Feb. 1 (Bloomberg) -- Hong Kong public hospitals may stop admitting foreign pregnant women next year, as an influx of mothers from China giving birth in the former British colony strained facilities and spurred local protests.
The quota for foreigners giving birth in public hospitals this year is 3,400, down from 10,000 in 2011, Cheung Wai-lun, director of hospital groups at the Hospital Authority said in an interview broadcasted by Radio Television Hong Kong yesterday. The quota may be scrapped completely next year, he said.
Babies born in the city almost doubled in the decade to 2010, thanks to 232,536 infants born to mainland mothers, according to the city’s Census and Statistics Department. The influx is pushing the city’s neonatal intensive care units to beyond designed capacity and forcing some mothers to resort to emergency wards for childbirth, doctors said.
“Our priority is to serve the people of Hong Kong,” Cheung said. “We are trying to safeguard local pregnant women’s rights to publicly funded medical services and facilities.”
The influx of Chinese is stoking social tension as Hong Kong residents face increasing competition for property and school places. Mainland buyers accounted for at least 19 percent of home transactions last year, according to Centaline Property Agency Ltd., the city’s biggest closely held realtor.
More than 1,500 protesters, including pregnant women, took to the streets on Jan. 15 to oppose the growing number of mainland Chinese giving birth in the city, Agence France-Presse reported. The education bureau said that 9,899 children crossed the border from China to attend school in the 2010-2011 year.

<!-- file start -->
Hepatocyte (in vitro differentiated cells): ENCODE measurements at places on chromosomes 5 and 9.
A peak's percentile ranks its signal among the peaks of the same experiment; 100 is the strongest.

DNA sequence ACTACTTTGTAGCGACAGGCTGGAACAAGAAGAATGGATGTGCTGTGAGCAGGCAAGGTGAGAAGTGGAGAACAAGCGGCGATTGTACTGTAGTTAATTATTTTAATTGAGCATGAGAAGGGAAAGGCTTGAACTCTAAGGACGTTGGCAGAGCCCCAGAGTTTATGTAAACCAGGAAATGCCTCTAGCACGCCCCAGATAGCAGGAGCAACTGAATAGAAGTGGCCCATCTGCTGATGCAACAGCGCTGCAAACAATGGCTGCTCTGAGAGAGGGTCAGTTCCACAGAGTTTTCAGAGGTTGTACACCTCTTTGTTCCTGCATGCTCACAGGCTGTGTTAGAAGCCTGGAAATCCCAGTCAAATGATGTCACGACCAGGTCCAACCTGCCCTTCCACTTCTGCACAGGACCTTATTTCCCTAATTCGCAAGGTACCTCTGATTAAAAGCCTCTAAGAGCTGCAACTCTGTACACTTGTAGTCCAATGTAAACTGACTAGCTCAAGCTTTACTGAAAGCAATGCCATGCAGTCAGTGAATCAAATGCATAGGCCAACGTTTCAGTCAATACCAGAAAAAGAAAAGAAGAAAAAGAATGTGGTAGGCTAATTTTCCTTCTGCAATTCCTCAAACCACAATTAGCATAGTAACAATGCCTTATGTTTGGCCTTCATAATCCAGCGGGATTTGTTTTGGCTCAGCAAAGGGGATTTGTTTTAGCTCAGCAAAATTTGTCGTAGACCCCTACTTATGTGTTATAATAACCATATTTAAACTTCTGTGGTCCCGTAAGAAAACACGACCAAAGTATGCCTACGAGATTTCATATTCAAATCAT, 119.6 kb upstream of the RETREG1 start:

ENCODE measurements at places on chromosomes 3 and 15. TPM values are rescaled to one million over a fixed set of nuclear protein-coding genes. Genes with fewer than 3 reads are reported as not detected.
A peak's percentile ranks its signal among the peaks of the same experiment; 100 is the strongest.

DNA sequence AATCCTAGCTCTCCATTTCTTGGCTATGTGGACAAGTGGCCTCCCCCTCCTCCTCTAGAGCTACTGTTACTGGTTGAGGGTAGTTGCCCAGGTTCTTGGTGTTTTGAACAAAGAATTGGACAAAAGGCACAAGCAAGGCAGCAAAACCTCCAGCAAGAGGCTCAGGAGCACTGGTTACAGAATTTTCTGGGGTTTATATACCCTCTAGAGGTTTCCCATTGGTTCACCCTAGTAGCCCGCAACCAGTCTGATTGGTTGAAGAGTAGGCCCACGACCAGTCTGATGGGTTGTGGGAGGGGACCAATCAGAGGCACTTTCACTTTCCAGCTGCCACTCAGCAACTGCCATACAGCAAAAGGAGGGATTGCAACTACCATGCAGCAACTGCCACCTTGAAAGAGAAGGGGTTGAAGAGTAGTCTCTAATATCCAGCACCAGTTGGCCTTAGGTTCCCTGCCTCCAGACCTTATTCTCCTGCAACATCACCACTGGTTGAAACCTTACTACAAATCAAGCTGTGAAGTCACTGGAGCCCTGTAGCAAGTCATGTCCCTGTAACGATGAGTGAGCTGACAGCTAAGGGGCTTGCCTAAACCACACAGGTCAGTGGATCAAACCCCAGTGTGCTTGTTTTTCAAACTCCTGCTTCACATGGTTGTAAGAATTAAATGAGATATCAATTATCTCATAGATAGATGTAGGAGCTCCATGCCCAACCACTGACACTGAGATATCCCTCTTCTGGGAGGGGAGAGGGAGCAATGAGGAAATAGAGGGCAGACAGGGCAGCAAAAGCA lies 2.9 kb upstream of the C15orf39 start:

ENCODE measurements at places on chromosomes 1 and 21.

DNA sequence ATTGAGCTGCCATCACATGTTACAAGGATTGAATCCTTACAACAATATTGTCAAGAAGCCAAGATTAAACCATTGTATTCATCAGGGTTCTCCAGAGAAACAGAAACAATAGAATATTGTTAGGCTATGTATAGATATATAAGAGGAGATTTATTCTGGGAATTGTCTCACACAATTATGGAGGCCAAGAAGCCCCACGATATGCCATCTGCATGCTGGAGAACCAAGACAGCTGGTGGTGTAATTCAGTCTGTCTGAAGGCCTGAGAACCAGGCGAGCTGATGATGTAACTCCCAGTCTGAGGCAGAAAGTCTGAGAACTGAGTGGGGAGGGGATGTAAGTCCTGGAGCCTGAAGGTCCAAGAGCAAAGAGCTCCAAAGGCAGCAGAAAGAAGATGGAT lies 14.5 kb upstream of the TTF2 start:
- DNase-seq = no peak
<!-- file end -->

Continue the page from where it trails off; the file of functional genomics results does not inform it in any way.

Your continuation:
The Apple Daily newspaper, controlled by Hong Kong media tycoon Jimmy Lai, today ran a full-page anonymous advertisement demanding the government stop mainland pregnant women from “invading” the city. The advertisement has a picture of a locust superimposed on a hilltop overlooking Hong Kong’s skyline.
The government is considering taking steps to address the rising number of pregnant women from mainland China, Chief Executive Donald Tsang said earlier this month.
The government is “highly concerned” about the increase, and may roll out measures on border control with China, he said.
A 2000 Court of Final Appeal decision ensures that all children of mainland Chinese parents born in Hong Kong are entitled to residency. The U.S. is among few developed nations that grant automatic citizenship to children born within its borders.
--With assistance by Billy Chan in Hong Kong. Editors: Tan Hwee Ann, Andreea Papuc
To contact the reporter on this story: Kelvin Wong in Hong Kong at email@example.com
To contact the editors responsible for this story: Tan Hwee Ann at firstname.lastname@example.org;